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Homework Help: Electrical energy question

  1. Jul 20, 2009 #1
    1. The problem statement, all variables and given/known data

    two electrons seperated by a large distance are fired directly at eachother. The closest approach in this head on collision is 4e-14 m. One electron starts with twice the speed of the other. Assuming there is no deflection from the original path, determine the initial speed of the electron.

    2. Relevant equations

    Ee = (k q1 q2) / r

    ek = 0.5 m v^2

    3. The attempt at a solution

    see here:


    Answer from book is:
    5.3e7 m/s
  2. jcsd
  3. Jul 20, 2009 #2
    bump please, im sorry i have a test tom. im taking in alot of info today.
  4. Jul 20, 2009 #3


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    Staff Emeritus
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    Homework Helper

    I see a problem with your solution:

    When the electrons are at their closest approach, their speeds (and hence KE) are not zero. However, you can use conservation of momentum to get their speed at that point.
  5. Jul 20, 2009 #4
    ok in that case what is a better way to go about it?

    i dont think he wanted us to use momentum.

    the only other euation i got with velocity is:
    q/m = v / (B *r)

    q= charge (got that)
    m = mass (got that)

    v = velocity, what im looking for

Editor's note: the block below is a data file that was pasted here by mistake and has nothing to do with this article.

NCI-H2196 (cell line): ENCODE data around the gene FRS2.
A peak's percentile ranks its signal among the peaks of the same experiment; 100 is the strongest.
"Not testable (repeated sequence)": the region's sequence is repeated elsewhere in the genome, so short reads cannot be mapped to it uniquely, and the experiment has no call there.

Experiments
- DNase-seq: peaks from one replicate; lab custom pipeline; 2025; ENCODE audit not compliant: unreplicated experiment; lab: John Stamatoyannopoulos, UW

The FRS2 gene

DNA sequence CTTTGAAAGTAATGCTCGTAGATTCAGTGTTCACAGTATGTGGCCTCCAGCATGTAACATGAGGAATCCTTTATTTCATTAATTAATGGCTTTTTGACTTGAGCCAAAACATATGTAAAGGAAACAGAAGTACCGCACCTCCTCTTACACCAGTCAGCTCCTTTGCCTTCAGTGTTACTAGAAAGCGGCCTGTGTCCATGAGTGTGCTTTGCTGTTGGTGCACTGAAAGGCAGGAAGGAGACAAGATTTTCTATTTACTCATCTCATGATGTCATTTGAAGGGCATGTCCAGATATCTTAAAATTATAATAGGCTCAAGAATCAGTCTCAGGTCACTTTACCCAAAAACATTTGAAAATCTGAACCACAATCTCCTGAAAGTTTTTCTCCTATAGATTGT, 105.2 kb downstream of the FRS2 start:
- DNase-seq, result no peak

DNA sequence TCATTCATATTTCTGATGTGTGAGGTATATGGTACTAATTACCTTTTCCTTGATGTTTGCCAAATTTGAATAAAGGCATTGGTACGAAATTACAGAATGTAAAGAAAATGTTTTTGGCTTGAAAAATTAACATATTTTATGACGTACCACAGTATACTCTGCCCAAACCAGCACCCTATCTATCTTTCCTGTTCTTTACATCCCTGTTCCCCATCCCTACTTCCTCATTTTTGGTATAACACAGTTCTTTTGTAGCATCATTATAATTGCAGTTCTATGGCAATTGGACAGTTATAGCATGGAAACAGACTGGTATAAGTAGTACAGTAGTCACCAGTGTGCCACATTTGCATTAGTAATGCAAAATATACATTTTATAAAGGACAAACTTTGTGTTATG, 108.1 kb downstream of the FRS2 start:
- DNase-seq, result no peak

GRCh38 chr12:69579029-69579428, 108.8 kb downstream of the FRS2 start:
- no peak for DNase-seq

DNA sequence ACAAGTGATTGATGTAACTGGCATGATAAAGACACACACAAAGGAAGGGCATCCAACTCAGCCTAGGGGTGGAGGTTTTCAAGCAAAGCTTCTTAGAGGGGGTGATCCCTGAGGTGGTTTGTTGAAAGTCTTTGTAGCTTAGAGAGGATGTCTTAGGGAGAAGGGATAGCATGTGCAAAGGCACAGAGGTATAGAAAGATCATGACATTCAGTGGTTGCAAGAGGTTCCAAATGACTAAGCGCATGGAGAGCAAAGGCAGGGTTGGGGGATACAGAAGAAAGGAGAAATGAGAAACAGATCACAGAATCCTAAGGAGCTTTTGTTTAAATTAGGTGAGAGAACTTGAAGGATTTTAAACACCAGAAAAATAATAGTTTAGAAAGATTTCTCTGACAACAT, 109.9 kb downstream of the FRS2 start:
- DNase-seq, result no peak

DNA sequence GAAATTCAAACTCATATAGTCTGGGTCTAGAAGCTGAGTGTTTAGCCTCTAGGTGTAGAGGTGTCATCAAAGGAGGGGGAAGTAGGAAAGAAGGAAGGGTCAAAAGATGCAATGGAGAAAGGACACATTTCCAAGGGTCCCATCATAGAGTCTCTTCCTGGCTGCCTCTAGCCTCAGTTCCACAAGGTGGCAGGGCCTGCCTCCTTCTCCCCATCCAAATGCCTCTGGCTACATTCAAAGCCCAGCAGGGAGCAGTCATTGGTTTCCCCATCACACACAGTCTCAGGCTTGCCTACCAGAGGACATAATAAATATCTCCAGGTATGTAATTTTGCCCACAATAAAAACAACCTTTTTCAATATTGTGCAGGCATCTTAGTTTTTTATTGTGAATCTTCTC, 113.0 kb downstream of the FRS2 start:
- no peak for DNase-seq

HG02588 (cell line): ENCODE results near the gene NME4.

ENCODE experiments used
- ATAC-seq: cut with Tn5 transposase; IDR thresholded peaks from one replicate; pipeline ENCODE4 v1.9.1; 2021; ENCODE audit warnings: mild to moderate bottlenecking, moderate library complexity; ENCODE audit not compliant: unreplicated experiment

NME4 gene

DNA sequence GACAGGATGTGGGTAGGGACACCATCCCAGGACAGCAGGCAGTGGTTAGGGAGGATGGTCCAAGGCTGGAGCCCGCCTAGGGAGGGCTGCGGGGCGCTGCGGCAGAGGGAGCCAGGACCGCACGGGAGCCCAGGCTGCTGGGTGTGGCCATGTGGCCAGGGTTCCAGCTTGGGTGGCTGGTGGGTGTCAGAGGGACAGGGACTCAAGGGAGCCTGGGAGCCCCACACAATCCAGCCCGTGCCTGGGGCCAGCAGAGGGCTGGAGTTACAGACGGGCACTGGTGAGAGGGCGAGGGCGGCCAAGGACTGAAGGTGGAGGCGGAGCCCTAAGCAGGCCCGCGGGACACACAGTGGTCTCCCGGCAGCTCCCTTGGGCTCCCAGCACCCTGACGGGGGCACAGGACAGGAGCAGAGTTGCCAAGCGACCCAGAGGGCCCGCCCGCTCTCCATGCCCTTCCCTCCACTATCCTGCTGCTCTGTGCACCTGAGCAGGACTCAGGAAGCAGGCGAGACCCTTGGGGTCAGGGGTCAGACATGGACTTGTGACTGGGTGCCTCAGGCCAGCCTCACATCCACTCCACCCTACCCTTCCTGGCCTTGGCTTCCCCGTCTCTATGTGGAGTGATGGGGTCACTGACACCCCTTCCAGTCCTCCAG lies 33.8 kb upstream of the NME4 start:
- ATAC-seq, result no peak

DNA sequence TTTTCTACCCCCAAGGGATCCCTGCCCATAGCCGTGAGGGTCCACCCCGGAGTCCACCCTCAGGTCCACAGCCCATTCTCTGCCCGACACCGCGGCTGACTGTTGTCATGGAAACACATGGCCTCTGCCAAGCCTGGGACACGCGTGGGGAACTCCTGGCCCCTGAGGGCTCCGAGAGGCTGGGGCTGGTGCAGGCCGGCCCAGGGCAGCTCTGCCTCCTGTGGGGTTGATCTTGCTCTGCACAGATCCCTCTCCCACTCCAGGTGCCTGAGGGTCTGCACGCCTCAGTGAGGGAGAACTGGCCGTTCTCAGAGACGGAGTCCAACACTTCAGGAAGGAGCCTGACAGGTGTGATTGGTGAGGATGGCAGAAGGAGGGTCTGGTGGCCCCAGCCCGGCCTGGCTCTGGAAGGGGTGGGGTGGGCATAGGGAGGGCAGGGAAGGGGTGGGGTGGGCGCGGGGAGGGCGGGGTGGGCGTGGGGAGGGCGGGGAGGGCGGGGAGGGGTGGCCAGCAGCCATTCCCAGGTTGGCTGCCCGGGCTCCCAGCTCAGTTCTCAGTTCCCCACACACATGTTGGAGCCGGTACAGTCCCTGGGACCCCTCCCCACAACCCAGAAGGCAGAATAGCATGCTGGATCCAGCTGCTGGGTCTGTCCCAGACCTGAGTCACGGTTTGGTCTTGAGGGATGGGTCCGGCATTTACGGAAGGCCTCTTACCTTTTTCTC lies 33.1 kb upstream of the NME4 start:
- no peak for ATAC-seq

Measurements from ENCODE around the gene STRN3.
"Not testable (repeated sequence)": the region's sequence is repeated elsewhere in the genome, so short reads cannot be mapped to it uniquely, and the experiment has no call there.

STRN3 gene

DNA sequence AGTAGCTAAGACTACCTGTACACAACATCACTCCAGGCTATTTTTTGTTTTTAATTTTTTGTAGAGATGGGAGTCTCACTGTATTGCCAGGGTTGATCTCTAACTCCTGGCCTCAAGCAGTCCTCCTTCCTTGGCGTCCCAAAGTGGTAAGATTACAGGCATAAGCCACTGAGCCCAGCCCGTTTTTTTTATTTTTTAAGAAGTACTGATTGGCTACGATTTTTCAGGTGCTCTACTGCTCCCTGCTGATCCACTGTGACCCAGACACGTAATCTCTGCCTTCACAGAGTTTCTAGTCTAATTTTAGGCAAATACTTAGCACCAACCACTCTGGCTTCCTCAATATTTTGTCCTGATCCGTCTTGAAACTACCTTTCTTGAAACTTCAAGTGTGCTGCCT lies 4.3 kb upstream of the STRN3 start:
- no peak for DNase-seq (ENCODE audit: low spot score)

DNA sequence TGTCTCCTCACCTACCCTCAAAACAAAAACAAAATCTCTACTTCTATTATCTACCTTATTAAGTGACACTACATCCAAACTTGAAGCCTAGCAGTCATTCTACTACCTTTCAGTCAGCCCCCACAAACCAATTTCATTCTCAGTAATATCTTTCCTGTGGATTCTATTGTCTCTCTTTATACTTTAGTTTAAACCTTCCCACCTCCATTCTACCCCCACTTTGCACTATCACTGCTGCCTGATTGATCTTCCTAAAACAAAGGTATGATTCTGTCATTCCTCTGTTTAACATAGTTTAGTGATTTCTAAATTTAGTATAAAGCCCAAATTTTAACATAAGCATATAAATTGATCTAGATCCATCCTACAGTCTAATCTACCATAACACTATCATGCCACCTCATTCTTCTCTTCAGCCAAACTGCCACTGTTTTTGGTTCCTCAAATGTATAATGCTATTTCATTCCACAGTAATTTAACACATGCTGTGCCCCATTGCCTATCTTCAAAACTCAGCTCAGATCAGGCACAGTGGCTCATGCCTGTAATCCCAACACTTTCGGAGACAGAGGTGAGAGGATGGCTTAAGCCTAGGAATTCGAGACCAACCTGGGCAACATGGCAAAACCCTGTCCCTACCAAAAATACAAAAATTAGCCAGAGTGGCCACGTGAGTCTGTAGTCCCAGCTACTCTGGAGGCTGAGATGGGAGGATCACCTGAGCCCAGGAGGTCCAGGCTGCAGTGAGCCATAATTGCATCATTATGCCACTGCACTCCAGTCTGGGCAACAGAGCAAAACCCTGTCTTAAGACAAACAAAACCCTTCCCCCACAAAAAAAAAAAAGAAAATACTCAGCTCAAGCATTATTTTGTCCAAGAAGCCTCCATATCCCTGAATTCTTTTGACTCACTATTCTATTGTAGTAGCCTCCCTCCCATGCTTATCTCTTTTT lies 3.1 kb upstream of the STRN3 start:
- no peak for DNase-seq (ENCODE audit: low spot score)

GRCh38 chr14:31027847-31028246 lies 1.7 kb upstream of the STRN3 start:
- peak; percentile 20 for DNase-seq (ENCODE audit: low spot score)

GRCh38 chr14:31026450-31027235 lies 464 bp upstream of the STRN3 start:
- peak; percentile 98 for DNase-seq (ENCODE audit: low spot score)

b = (dont have that and cant determine without a current)

    and r i do have

    Ill ask him in the morn before the test, and will post back his soln.
    Last edited: Jul 20, 2009
  6. Jul 20, 2009 #5


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    Staff: Mentor

    Oh wow, I didn't see that RB. Thanks. If their initial velocities were equal, that would be different. But the unequal initial velocities....
  7. Jul 20, 2009 #6


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    You can go about it the same way you did, using conservation of energy.

    The difference is, you need to account for the kinetic energy when they are at their closest approach ... you seemed to assume it was zero, but it isn't.

    An alternative approach is to transform to a frame of reference in which the initial speeds are equal, and solve the problem in that reference frame -- still using conservation of energy. Finally, transform back to the lab frame to find the velocities.
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